Saturday, March 23, 2013

Unusual Artifacts: Queen Charlotte’s Gaming Counters, 1780

A miniature on Ivory set with pearls
showing Queen Charlotte in an ideal
light.  She was widely described as
"Not a great beauty."
The Royal Collection
Queen Charlotte didn’t have what one would call the happiest of lives. As a young bride, her husband, King George III, as well as the rest of the Royal Household was very much under the often irrational control of the Dowager Princess Augusta of Saxe-Gotha, her mother-in-law. The King’s mother insisted that English ladies not speak directly to the German-born princess-turned-consort unless she was accompanied by one of her German handlers. It really was all quite a kerfuffle. So much of a kerfuffle, in fact, that Queen Charlotte—for a spell—had a home of her own, Buckingham House (known as “The Queen’s House”) which, as we know, grew into Buckingham Palace.

And, yet, despite these complications, Charlotte and George got along well enough to have fifteen children together (thirteen of whom survived to adulthood). Charlotte tried to remain cheerful and pursued the things which interested her—botany, music, making sure women were educated, and card games…lots and lots of card games. What else is a Queen to do when she’s stuck in one room for hours at a time while her husband goes increasingly mad? Besides, it seems she was almost constantly pregnant, so cards were a nice way to pass the time.

Gaming Counters with the Cipher of Queen Charlotte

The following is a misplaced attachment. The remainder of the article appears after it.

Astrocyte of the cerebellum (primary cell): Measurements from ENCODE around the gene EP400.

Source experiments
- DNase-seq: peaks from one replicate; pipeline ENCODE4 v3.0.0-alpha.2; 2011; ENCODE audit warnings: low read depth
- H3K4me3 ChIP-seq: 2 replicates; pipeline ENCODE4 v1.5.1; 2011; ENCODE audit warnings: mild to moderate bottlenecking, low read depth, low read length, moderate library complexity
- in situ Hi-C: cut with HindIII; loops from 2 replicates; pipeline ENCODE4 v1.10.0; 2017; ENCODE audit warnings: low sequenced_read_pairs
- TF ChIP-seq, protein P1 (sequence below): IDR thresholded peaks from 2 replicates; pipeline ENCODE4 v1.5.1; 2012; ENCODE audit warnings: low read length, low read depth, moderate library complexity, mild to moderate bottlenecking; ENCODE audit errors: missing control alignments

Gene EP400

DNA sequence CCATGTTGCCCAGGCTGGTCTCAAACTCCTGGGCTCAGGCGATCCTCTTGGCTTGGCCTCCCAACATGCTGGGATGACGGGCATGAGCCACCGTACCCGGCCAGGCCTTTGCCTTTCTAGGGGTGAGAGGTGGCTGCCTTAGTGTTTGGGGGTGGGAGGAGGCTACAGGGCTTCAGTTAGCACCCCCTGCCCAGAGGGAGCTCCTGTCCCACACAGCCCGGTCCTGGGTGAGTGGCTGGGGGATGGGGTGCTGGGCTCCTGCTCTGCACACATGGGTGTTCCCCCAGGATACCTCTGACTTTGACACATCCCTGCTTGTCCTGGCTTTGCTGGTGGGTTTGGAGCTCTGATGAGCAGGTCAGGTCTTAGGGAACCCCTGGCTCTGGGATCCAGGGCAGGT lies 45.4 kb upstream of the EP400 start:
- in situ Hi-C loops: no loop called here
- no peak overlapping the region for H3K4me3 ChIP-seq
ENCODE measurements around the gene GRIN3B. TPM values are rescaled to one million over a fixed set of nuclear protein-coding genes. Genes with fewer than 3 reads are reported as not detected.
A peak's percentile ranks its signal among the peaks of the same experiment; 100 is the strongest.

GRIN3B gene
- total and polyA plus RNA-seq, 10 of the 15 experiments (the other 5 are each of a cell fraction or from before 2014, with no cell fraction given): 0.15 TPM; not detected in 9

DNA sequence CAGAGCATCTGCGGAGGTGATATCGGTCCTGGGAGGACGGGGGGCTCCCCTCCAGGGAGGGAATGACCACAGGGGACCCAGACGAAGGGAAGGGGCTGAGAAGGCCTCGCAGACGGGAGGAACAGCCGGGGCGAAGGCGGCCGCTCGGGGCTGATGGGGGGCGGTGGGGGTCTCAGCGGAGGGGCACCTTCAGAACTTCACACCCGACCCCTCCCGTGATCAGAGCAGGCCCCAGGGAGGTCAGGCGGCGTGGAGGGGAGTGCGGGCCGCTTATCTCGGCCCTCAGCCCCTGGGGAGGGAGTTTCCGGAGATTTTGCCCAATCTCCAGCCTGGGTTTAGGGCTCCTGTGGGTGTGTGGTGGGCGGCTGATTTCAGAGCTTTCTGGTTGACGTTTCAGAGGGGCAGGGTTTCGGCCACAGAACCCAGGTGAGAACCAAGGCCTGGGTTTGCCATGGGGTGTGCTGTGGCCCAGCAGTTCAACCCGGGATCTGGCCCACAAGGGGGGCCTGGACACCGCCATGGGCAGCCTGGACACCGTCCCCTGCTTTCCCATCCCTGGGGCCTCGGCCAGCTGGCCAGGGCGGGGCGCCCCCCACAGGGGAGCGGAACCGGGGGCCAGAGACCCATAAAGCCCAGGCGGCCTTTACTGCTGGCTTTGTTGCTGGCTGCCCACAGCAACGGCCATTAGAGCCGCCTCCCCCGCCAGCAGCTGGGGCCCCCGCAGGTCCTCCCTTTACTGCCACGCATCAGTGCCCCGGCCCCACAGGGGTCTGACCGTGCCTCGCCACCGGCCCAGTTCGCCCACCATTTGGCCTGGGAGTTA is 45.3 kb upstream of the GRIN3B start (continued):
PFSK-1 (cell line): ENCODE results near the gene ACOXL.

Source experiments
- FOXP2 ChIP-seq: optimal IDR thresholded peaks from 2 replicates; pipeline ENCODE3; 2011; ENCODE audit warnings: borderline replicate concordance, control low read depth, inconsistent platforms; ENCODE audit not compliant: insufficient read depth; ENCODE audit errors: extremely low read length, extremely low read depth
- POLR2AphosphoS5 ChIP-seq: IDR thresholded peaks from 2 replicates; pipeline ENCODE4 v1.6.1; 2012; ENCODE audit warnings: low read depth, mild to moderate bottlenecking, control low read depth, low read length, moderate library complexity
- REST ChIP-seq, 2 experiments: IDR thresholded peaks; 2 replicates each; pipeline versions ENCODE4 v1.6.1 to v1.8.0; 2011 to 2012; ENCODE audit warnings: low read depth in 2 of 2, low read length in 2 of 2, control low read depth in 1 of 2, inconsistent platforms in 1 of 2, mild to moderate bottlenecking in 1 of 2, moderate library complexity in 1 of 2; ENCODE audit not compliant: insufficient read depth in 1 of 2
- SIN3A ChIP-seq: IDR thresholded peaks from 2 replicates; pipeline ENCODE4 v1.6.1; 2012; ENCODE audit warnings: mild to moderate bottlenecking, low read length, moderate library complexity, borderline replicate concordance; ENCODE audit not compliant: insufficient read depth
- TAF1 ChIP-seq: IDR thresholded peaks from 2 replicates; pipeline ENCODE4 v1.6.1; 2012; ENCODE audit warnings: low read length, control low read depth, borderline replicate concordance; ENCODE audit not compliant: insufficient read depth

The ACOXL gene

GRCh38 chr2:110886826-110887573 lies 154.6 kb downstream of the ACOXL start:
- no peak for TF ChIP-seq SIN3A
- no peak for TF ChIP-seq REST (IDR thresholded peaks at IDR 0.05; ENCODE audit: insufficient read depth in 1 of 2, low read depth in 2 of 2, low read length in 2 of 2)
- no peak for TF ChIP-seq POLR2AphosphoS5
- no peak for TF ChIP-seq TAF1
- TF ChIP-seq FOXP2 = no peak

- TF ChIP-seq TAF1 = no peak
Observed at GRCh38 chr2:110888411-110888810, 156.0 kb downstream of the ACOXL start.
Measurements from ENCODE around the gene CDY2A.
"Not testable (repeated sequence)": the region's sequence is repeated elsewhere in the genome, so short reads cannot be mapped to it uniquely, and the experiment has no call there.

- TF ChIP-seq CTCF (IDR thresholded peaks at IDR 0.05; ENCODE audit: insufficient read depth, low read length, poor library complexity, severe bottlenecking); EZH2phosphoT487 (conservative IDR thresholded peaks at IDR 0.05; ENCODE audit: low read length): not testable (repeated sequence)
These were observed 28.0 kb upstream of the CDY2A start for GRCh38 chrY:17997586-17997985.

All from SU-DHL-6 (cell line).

Chinese, 1780
Crown Copyright
The Royal Collection
Image Courtesy of Her Majesty
Queen EIizabeth II
Queen Charlotte’s favorite games were “Whisk” and “Commerce.” She was known to spend hours at a time at these games. In 1780, she was presented with an elaborate gaming set which included these Chinese, mother-of-pearl gaming counters which were engraved with her cipher. Well-worn, it’s obvious that the Queen used these counters frequently.

After her death, her son sold all of her belongings (except her jewels) at an 1819 auction. Among the items sold, were these mother-of-pearl counters. Now, it’s difficult to say how they’ve come back to the Royal Collection. Some believe that they were purchased in 1819 by the Duke of Sussex who consequently auctioned them off again in 1845. Where they were after that, I’m not sure. However, I would guess that Mary of Teck picked these up sometime in the early Twentieth Century—as one does.

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